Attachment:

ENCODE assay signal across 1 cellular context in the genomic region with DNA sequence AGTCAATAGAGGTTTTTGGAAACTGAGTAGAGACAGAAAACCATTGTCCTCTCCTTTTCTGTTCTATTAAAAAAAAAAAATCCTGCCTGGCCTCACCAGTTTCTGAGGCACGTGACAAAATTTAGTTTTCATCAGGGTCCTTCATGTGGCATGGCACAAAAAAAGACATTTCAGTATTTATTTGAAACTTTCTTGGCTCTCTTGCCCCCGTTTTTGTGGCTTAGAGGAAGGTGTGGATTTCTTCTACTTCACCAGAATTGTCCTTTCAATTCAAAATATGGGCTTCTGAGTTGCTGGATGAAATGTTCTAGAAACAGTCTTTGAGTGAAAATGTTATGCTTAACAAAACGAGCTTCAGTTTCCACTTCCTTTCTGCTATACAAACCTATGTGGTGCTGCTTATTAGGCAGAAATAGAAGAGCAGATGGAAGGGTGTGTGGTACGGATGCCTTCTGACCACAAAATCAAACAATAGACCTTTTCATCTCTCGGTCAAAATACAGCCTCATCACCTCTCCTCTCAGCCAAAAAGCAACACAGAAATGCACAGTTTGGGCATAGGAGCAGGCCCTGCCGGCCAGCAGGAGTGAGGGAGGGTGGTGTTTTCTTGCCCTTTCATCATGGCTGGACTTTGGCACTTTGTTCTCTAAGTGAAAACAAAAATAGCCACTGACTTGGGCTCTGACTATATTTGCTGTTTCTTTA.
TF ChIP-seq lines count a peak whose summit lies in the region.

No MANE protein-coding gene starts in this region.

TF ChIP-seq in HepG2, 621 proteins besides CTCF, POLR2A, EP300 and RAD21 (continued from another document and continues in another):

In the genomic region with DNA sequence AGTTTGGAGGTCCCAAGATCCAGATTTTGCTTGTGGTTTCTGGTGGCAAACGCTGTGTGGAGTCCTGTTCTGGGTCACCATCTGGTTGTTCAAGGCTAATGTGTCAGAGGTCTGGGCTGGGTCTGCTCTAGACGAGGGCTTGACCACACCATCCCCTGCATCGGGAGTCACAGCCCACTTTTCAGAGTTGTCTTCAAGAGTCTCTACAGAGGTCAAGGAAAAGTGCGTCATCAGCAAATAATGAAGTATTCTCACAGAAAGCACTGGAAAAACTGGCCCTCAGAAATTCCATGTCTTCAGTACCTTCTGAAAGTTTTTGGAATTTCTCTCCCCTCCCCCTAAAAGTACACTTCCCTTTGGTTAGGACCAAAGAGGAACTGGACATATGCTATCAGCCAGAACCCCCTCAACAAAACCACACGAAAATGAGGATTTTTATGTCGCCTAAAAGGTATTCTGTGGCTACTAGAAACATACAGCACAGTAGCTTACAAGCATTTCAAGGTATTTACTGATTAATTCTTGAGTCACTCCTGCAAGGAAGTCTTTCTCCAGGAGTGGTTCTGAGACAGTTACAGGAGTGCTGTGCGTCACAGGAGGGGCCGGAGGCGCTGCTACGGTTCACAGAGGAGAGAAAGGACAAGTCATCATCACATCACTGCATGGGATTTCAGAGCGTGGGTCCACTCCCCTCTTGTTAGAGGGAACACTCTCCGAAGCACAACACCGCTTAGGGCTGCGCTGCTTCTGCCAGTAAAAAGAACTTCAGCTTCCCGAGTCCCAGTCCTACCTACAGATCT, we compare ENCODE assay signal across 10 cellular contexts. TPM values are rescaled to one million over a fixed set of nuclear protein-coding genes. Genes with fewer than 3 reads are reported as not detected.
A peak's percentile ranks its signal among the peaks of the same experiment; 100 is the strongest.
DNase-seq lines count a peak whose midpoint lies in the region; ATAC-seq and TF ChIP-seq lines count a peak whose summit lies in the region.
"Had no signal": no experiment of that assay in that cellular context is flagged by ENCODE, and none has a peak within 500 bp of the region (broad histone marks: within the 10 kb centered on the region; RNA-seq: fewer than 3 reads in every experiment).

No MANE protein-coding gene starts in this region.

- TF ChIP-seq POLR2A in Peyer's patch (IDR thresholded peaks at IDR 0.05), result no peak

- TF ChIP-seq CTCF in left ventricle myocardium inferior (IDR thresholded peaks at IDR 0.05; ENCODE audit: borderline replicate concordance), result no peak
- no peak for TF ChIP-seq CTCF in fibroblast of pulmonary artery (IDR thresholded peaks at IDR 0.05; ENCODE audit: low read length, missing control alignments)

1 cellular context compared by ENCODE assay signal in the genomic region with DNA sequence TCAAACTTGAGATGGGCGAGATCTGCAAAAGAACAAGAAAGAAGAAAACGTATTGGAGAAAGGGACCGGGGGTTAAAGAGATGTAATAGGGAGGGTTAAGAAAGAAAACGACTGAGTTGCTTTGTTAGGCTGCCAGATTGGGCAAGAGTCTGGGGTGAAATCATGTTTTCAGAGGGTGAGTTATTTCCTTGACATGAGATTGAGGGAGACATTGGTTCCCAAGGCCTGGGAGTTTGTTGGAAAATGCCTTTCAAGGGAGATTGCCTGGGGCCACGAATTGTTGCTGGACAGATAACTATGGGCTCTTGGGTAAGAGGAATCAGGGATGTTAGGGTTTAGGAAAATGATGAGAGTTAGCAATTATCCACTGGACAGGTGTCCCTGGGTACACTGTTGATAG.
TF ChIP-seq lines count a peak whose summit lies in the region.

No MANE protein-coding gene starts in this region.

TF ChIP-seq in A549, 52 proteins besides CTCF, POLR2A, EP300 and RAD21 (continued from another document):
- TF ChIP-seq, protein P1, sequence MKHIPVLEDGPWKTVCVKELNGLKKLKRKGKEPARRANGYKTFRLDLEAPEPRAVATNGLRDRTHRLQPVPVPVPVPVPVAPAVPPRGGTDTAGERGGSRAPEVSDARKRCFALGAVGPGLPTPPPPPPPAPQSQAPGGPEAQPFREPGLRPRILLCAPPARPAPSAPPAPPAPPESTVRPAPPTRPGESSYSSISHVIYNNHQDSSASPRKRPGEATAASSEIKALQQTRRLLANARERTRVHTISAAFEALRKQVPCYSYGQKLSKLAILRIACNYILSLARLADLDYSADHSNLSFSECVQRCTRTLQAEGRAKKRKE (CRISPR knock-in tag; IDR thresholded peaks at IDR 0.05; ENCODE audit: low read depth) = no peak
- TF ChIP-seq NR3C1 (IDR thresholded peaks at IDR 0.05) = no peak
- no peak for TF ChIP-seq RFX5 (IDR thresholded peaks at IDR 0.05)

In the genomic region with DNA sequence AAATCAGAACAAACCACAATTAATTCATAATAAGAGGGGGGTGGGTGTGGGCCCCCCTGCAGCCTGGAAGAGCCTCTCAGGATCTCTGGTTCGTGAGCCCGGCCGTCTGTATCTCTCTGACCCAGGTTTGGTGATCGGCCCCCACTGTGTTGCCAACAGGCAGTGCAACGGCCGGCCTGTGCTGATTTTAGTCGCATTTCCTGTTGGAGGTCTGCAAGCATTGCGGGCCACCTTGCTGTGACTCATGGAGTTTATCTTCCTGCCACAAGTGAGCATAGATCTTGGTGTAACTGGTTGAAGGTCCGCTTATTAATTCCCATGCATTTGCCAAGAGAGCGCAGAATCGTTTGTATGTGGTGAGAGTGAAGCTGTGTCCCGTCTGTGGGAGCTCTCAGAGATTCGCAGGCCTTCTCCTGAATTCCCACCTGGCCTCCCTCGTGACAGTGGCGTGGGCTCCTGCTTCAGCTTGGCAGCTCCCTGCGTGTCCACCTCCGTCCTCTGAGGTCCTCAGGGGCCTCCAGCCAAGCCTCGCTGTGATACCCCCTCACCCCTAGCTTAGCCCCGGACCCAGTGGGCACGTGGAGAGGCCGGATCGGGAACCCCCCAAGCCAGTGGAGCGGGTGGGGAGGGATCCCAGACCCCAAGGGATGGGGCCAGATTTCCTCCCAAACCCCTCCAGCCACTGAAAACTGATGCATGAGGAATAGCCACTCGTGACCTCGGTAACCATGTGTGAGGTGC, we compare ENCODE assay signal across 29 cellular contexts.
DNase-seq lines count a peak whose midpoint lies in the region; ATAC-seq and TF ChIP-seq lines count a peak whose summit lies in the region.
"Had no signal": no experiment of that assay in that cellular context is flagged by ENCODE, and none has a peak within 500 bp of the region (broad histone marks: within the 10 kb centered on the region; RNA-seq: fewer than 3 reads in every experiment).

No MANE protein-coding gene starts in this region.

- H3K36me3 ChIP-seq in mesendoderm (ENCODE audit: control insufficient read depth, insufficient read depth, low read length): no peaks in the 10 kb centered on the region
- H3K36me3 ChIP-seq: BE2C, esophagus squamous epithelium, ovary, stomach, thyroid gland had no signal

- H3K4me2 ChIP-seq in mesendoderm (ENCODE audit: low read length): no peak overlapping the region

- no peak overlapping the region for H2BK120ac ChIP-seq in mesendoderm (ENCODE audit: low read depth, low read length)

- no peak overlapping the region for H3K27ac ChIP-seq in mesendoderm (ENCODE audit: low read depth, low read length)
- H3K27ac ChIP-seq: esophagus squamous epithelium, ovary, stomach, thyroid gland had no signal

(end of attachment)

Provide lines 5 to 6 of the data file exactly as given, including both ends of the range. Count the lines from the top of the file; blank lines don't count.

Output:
In the genomic region with DNA sequence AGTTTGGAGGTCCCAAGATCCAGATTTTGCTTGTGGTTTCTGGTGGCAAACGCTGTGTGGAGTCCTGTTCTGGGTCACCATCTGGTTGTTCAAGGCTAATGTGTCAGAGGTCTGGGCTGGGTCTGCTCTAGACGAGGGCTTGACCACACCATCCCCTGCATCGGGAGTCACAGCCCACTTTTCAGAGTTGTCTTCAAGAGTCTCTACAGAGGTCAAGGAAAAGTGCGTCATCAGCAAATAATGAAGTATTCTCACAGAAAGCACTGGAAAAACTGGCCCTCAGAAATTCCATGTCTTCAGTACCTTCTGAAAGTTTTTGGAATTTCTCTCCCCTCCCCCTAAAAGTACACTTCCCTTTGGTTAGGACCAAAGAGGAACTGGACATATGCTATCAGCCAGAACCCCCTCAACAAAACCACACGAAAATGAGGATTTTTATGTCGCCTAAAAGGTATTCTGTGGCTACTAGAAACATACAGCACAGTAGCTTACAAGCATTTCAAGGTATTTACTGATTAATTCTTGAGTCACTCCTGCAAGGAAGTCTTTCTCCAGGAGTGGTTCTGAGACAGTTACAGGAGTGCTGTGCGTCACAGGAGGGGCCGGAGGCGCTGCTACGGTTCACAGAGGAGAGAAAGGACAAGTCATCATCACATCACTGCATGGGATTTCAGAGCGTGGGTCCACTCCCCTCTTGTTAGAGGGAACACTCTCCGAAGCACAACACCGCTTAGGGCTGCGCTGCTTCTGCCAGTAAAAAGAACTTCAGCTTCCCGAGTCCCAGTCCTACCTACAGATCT, we compare ENCODE assay signal across 10 cellular contexts. TPM values are rescaled to one million over a fixed set of nuclear protein-coding genes. Genes with fewer than 3 reads are reported as not detected.
A peak's percentile ranks its signal among the peaks of the same experiment; 100 is the strongest.